During his career, Fred has handled a wide variety of environmental litigation in federal trial and appellate courts across the country, from citizen suits to government enforcement actions and Administration Procedure Act (APA) challenges.

Fred was appointed chief counsel of the U.S. Federal Highway Administration (FHWA) during the Obama administration. He managed all legal matters involving the $40 billion Federal-Aid Highway program, including environmental and natural resources issues for highway and multimodal transportation projects. Among other high-profile projects, he oversaw the agency’s defense of the following: New York's Tappan Zee Bridge, San Francisco's Presidio Parkway, Chicago's Elgin-O'Hare Expressway, Kentucky and Indiana's Ohio River Bridges, North Carolina's Bonner Bridge, Alabama's Birmingham Northern Beltline, Wisconsin's Zoo Interchange, and Washington's State Road 520 Bridge. He represented the FHWA on the government-wide Transportation Rapid Response Team, a multi-agency task force focused on improving project delivery and environmental review reforms.

Fred began his career as a trial attorney in the Environment Division of the U.S. Department of Justice. He also served as a special assistant U.S. attorney in the Misdemeanor Trial Section of the U.S. Attorney's Office for the District of Columbia. Prior to joining Venable, he spent more than 20 years in private practice at a national law firm focusing on environmental and natural resources issues.

Speakers

Margaret Fawal
Venable LLP

Maggie Fawal represents businesses and trade associations in a wide array of civil and regulatory environmental matters. She has experience assisting clients in a number of industries, including electric utilities, transportation, mining and agribusiness. Maggie's experience covers a wide range of environmental laws, including the Resource Conservation and Recovery Act, the National Environmental Policy Act, the Clean Water Act, and the National Historic Preservation Act, in addition to a variety of other substantive federal statutes.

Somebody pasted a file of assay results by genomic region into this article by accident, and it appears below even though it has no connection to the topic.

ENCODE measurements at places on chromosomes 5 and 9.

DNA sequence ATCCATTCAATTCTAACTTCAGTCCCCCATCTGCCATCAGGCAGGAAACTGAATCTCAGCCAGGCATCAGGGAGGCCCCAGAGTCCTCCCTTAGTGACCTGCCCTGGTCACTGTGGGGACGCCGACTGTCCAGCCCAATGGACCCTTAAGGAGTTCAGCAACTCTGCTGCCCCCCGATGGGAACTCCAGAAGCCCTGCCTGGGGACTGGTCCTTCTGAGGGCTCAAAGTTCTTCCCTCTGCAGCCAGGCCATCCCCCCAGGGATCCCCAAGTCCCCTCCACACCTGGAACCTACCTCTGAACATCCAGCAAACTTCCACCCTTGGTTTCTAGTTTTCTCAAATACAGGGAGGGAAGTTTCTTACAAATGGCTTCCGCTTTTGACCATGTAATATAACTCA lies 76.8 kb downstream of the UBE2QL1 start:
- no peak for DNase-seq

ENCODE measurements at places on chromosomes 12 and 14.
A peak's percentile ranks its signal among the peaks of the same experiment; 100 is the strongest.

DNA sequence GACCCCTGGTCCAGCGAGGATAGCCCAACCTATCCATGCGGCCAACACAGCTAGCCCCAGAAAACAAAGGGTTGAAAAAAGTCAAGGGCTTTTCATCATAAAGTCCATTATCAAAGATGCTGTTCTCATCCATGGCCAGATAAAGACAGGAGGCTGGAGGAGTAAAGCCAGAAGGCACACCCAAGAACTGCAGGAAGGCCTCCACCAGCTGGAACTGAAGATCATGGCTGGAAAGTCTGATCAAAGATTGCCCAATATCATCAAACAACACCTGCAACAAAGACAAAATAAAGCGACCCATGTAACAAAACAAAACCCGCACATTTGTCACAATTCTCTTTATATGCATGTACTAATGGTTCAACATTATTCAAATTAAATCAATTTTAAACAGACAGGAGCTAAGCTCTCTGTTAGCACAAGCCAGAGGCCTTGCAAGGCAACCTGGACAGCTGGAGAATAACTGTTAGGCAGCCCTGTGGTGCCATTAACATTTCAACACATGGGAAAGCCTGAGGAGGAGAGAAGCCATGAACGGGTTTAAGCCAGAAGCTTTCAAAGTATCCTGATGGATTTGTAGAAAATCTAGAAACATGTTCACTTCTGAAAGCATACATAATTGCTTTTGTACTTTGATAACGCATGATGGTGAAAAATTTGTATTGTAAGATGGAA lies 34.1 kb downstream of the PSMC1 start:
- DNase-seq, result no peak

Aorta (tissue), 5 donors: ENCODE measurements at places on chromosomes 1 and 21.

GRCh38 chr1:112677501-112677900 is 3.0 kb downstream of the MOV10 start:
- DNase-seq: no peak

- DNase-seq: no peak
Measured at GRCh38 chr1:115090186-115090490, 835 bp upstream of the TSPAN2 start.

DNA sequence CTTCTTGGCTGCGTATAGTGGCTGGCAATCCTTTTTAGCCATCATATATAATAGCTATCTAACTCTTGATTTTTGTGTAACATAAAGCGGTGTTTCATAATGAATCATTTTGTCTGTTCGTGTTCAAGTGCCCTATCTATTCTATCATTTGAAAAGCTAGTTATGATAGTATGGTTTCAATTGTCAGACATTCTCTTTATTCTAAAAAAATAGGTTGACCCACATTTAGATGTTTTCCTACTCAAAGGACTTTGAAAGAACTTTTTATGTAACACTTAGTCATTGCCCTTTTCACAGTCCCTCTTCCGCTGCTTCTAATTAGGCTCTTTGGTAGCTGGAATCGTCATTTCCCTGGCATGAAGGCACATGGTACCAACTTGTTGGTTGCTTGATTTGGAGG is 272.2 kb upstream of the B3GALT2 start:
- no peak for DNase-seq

Katherine Sochacki
Venable LLP

Katie Sochacki assists clients with various environmental law matters, including regulatory compliance, permitting, and litigation. Katie has experience working with the Resource Conservation and Recovery Act, the Clean Air Act, the Clean Water Act, the Toxic Substances Control Act, and other environmental statutes. She also maintains an active pro bono practice.
During law school, Katie served as a law clerk for the Tennessee Attorney General and as a legal intern in the U.S. Attorney's Office for the Western District of Michigan. Katie was a 2018 Law Fellow for Fellowships at Auschwitz for the Study of Professional Ethics.


Nicolas Frederick
DAWSON 

 [Biography coming soon]

 

 

 




Pricing

NAEP Member: $75
Chapter Members: $125
Non-member: $140